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Longwood’s Tucker preparing to graduate, weighing options

South Boston News
Antwaun Tucker receives congratulations from a teammate after hitting a home run for Longwood. (Mike Kropf photo) / April 08, 2020

After enjoying three solid seasons of baseball with the Longwood University Lancers, shortstop Antwaun Tucker was a selectee to the Big South Preseason All-Conference team heading into his senior season.

The Lancers played 17 games before the coronavirus would cancel all of spring sports, from professionals to rec league players alike. During that time the team went 4-13, all non-conference losses, and the Lancers were looking to get back on track as conference play approached.

Tucker says he believed the team was going to improve and that he would live up to his preseason honor.

“We started slow this year, but that was due to three of our best pitchers still being out because of Tommy John [elbow injuries], but I think we could have turned it around,” Tucker said. “It felt good to know that all the late nights and early mornings that I was out working on my game was starting to pay off. I felt good starting the season, and I definitely think I had the chance to reach those preseason expectations.

“It has been great,” Tucker referring to his time on the team. “It was definitely tough at times, but I also knew what I signed up for and looked forward to the challenge of being a D1 student-athlete.”

Tucker, who is finishing out his senior year taking online classes, said his choice of Longwood for his education and baseball career was the correct one. He is majoring in kinesiology and Longwood was familiar territory as it has been for several Bluestone athletes — among them NBA champion Jerome Kersey and Carmille Barnette, each Division-2 All-Americans, Doug Toombs, Frankie Watson, and Major League Baseball veteran Michael Tucker (Antwan’s uncle) just to name a few.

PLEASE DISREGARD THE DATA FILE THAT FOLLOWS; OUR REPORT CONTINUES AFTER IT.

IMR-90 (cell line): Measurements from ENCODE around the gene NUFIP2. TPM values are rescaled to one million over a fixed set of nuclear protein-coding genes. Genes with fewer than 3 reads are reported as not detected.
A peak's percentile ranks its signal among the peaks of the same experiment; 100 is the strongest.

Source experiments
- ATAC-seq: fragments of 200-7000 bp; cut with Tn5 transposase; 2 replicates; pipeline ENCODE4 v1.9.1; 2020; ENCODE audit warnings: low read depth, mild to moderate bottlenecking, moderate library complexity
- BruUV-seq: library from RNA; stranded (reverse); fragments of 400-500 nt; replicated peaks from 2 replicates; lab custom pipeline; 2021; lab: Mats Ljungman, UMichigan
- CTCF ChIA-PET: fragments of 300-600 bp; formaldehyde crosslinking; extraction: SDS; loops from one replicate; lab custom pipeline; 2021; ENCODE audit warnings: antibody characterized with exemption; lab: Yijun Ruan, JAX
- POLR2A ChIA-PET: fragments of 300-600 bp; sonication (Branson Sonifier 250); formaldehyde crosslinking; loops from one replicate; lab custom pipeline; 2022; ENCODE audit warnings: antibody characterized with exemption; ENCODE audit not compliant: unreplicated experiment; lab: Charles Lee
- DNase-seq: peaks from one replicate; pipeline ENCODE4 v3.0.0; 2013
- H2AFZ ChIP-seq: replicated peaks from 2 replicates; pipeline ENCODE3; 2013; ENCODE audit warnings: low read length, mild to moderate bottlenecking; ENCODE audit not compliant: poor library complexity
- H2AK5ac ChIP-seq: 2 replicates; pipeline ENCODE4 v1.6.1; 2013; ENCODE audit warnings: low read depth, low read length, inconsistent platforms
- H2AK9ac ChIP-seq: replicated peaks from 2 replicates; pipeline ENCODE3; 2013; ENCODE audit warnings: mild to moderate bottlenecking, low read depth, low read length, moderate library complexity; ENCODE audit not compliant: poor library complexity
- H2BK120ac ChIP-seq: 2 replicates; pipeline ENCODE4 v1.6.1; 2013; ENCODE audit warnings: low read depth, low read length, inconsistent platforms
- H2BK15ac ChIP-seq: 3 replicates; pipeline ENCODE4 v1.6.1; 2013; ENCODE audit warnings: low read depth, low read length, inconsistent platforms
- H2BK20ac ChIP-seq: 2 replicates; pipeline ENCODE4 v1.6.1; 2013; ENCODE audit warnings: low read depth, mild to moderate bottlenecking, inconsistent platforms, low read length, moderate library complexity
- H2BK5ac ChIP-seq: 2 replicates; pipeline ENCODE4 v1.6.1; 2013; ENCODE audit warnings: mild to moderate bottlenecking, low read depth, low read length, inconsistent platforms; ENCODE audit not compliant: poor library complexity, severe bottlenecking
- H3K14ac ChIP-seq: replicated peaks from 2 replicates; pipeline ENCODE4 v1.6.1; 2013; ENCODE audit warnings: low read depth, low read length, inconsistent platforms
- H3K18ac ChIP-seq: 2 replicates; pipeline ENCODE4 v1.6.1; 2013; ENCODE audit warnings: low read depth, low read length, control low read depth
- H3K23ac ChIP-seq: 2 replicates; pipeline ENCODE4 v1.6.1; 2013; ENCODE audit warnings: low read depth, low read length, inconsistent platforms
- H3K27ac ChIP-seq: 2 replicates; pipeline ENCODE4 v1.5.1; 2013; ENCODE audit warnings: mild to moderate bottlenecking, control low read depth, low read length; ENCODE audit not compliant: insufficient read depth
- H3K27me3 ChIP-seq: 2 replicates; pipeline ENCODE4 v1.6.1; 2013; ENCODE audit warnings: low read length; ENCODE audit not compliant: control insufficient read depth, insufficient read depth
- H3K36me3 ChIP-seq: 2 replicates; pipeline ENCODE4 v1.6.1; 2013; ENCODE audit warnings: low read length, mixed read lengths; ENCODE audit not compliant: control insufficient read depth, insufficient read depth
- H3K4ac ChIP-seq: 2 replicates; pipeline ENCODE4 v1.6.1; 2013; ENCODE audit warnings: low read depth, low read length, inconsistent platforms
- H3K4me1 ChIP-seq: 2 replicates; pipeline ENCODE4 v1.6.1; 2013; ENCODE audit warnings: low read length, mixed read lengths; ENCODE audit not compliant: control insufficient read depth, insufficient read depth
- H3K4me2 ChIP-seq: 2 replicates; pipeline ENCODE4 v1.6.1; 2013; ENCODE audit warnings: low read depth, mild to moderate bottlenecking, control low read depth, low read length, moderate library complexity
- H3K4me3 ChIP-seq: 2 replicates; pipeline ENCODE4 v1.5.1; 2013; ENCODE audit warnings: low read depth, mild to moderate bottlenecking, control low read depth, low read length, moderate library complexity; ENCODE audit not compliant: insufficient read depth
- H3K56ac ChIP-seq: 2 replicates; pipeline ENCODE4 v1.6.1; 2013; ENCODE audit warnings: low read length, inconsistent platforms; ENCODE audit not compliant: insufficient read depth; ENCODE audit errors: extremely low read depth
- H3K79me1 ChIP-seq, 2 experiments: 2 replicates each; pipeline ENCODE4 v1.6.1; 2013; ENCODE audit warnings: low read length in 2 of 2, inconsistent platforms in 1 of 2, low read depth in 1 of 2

“I grew up around Longwood,” Tucker said. “I have been watching baseball games there since I was 10 years old. Even though I had a lot of options on the table to choose from I just felt Longwood was home.

“For sure, I love competition, and to be able to do so at a high level that I always dreamt of made it that much better.”

The senior shortstop has racked up several accolades while at Longwood. From being named a Big South Honorable Mention last season to twice being selected as the Big South Freshman of the Week, Tucker has had serious impact with the Lancers.

“My biggest high for sure would be getting a hit off of the number one draft pick my sophomore season,” Tucker said. “Casey Mize went number one overall from Auburn in the 2018 draft I think and I went 1-3 off of him.

“Second would be my freshman year when I came in second in the country in triples. I never would have never expected as freshman to come in and rank second in the country among all D1 players in triples.”

Though Tucker wanted to play ball this year, he wasn’t that upset with the initial two-week pause in action, before the season was cancelled.

“I didn’t really feel much because it was kind of a break,” Tucker said. ”Being a D1 student-athlete does not provide you with much off time, and it was nice to have that for a change.

“For those two weeks I was at school without baseball, I could be a normal college student. I did not have to worry about being up at six every morning, as well as staying up to 11 or 12 every night to make sure my school work was done.

“It didn’t really dawn in on me until one Tuesday and I started to think like, ‘man I should be suiting up for a game right now.’ It all just escalated really quickly.”

The NCAA has since determined that for athletes not able to play their senior season in D1 sports due to the pandemic, they will be allowed one more year of eligibility. The Chase City native and son of Kelvin and Teisha Tucker said whether he decides to go back to Longwood for another year, enter the MLB draft or just pursue future goals, he’s not letting those decisions drive his train of thought right now.

“I’m kind of taking everything slow and living in the moment,” Tucker stated. “All of those options are open to me whether it be the draft or returning for another season of collegiate baseball.

“Right now I’m torn between going into a master’s program for kinesiology or the military, but I’ll figure it out soon enough.”

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